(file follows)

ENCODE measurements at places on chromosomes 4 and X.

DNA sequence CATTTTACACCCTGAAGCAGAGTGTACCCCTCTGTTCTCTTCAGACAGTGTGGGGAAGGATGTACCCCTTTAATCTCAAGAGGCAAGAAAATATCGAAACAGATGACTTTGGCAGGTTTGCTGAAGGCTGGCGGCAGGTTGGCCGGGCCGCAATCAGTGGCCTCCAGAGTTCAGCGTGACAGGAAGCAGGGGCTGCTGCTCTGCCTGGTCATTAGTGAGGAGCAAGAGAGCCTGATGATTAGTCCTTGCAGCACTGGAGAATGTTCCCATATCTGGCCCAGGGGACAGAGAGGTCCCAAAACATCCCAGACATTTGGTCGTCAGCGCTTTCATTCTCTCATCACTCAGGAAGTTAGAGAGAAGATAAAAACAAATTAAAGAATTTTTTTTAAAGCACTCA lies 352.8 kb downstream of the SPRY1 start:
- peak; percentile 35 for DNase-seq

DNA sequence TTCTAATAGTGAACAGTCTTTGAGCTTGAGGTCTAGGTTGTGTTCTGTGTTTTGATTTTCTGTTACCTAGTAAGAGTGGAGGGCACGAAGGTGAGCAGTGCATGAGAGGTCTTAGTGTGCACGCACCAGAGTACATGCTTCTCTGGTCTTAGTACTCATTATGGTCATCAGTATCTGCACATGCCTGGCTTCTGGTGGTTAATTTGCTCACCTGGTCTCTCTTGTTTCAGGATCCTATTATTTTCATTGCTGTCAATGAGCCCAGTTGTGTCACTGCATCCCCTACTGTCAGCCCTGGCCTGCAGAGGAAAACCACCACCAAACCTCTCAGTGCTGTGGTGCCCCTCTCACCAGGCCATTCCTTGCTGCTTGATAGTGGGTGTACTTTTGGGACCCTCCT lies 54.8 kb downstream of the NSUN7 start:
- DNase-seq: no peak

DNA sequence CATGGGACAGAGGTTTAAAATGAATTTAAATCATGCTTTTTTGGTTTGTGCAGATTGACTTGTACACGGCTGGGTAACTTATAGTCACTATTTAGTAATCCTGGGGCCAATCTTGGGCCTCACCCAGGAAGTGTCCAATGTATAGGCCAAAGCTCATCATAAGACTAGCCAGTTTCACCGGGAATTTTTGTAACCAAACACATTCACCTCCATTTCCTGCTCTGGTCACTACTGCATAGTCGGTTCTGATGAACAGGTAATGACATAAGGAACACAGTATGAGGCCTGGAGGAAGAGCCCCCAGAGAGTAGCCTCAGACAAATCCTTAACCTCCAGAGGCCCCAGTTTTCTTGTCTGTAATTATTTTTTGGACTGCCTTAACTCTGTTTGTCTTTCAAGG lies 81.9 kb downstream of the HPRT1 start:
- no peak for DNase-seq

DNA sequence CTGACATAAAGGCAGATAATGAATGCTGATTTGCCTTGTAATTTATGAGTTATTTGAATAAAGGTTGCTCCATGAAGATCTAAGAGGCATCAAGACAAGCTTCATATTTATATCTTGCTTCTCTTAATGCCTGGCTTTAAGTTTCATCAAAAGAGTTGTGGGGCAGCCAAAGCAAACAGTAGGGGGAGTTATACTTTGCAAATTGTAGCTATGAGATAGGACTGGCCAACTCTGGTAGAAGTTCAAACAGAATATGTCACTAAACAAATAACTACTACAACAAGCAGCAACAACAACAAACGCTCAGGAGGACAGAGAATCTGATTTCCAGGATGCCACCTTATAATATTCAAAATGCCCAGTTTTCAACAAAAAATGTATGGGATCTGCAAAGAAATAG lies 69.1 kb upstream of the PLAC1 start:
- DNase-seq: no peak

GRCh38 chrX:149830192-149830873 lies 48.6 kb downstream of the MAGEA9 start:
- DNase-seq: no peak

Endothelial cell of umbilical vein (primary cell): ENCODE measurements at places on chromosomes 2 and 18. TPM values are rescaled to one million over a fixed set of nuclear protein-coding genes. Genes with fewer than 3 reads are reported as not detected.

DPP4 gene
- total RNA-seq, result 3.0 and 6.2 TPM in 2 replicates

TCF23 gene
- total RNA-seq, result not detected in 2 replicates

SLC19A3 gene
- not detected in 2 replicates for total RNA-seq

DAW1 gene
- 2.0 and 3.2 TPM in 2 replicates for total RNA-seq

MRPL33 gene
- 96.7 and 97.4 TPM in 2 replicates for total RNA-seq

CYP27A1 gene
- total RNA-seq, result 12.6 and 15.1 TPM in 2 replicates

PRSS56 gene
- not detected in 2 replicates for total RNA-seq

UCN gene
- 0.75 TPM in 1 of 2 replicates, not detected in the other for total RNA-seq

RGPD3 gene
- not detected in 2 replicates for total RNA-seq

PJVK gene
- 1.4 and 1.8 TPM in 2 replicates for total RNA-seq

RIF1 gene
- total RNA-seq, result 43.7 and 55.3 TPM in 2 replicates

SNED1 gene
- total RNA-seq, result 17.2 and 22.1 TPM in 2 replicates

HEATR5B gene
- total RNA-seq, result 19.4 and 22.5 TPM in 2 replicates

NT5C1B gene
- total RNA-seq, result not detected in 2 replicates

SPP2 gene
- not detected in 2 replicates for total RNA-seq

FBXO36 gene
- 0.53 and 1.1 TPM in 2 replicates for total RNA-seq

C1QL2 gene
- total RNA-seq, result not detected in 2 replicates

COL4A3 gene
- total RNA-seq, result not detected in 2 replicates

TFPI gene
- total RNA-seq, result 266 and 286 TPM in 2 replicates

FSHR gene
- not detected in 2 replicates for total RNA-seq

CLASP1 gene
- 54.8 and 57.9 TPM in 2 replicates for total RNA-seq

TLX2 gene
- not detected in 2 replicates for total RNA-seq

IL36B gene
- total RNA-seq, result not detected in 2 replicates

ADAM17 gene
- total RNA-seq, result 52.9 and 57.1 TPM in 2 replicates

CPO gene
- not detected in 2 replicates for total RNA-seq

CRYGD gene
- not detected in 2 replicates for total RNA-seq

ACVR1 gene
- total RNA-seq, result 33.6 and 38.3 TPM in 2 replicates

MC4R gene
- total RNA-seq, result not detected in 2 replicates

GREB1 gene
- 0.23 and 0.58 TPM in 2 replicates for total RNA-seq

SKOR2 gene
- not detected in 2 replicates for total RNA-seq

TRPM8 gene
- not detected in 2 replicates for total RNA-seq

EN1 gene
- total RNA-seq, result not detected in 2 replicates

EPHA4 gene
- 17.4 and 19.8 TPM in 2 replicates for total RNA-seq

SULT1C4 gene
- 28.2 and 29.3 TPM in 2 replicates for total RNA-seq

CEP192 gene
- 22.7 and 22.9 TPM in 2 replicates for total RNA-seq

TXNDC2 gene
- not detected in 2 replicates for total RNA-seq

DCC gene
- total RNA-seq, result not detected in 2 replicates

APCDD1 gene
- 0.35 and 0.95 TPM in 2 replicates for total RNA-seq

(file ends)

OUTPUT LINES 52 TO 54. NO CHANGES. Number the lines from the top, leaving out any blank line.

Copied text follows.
- not detected in 2 replicates for total RNA-seq

CLASP1 gene
- 54.8 and 57.9 TPM in 2 replicates for total RNA-seq